Departing Leeds councillor Alison Lowe talks Labour, diversity and mental health

Councillor Alison Lowe.Councillor Alison Lowe.
Councillor Alison Lowe.
Openly weeping is not something politicians are in the habit of doing.

But during a farewell interview with the Yorkshire Evening Post, it is clear that Councillor Alison Lowe never wanted to simply slip into a safe, stoic mould created by those who came before her at Leeds City Council.

What is more, she has always intended compassion, honesty and a drive to diversify to be hallmarks of her near 30-year career in the city’s civic chamber – which she was the first black woman to be elected to in 1990 aged 25.

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Now 54, at the local elections in May she will bow out as a member for Armley, which she has represented since day one, to concentrate on her job as chief executive at award-winning Leeds-based mental health charity Touchstone.

Alison Lowe outside the Touchstone headquarters.Alison Lowe outside the Touchstone headquarters.
Alison Lowe outside the Touchstone headquarters.

“You get overwhelmed, because it’s just so hard to keep on fighting the fight,” she admitted.

Coun Lowe grew up in Seacroft, a working class area with real poverty issues.

Her father, Alf Henry, was from the Caribbean island of St Kitts and her mother, Kay, was a Leeds-born trade unionist of Irish descent.

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She decided to try politics herself after Conservative MP Sir Keith Joseph represented Leeds North East until 1987, a position she could not understand because of the conditions she was seeing in that constituency.

“I was just so shocked that we had all this poverty – even though the riots were in the 80s – [that] it just felt wrong that we didn’t have a Labour MP.”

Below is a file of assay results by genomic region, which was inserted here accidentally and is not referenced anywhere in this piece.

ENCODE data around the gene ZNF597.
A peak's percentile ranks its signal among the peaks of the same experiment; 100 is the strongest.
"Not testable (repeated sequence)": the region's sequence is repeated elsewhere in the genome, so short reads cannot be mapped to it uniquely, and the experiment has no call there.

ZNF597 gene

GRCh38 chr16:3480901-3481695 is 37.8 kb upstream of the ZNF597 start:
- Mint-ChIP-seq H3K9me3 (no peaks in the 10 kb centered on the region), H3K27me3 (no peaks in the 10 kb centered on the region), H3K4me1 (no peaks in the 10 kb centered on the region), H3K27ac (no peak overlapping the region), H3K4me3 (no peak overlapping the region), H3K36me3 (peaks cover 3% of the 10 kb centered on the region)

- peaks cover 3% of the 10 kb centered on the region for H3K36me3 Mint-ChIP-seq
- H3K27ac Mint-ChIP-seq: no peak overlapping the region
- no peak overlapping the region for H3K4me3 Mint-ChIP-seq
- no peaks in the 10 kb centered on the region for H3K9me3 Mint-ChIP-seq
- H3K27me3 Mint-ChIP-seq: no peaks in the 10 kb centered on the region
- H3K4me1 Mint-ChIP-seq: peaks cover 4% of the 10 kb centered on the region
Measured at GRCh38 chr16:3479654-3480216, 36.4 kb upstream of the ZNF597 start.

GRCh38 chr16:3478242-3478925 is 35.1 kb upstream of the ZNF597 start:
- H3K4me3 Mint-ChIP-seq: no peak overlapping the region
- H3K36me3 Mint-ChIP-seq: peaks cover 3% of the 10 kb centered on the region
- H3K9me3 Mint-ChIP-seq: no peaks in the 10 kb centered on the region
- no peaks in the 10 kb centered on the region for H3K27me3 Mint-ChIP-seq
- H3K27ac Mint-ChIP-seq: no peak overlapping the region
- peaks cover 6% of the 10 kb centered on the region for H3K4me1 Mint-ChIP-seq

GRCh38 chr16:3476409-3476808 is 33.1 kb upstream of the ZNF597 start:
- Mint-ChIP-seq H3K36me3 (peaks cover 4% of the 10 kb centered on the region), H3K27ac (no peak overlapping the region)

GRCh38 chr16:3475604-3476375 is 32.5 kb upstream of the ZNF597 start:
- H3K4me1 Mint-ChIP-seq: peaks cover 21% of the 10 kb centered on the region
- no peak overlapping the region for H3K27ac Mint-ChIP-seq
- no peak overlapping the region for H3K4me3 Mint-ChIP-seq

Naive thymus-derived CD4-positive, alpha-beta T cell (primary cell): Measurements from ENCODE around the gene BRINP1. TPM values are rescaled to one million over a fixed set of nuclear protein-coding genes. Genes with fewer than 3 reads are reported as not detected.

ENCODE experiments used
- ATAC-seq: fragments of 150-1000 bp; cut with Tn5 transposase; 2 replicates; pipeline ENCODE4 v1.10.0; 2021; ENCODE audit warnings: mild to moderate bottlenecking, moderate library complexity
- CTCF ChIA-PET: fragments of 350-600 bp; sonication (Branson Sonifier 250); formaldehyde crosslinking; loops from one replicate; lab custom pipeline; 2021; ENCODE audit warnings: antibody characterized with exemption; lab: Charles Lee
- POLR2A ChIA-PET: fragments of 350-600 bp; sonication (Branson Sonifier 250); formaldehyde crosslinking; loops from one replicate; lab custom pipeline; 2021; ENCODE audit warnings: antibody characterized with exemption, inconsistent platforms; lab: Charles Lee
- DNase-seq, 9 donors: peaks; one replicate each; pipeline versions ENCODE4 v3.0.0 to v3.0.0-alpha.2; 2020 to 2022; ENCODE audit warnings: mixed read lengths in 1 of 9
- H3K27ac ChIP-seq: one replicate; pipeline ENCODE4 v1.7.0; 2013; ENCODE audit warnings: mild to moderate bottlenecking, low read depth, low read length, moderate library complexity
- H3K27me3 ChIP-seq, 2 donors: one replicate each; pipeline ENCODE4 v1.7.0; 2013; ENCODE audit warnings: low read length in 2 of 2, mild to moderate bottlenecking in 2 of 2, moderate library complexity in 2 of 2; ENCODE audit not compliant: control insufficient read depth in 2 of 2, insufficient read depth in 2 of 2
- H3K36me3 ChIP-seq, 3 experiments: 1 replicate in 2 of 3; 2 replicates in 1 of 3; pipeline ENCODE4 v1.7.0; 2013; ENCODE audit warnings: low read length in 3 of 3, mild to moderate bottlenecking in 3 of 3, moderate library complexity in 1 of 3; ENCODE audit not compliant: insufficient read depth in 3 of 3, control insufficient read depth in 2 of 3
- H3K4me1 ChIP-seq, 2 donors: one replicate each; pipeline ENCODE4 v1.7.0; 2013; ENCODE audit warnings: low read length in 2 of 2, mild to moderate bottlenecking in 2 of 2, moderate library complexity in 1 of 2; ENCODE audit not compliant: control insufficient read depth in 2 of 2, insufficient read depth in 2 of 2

Before then, the first person she had voted for was Denis Healey, the bushy-browed former Leeds East Labour MP who served as deputy leader to Michael Foot and Chancellor to Harold Wilson and Jim Callaghan.

And she would like to see the party return to what she calls a “politics of risk”, where members can talk straight and put forward a clear message.

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Despite stressing that she is not against business or wealth, she said: “I voted for Jeremy Corbyn, of course, because I’m old Labour.

“I wanted a party that was more reflective of the people that I represent, so the people of Armley.

“I think it’s brilliant we’ve got a diversity of MPs. I think it’s great we’ve got people from Oxbridge, but I didn’t want everybody from Oxbridge.”

She added: “I thought there would be a bit of a revolution in the party where I thought there would be room for the old and the new.

“It felt [before] like there was only one kind of Labour.

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“We’re a broad church. I’m a massive proponent of difference and diversity. When we bring different voices together, it’s amazing what you can achieve. [But] I wondered whether the Labour Party of Tony Blair and Ed Miliband was becoming a bit pale blue. I also think we lost our way in terms of our message, our passion in terms of our risk-embracing message.”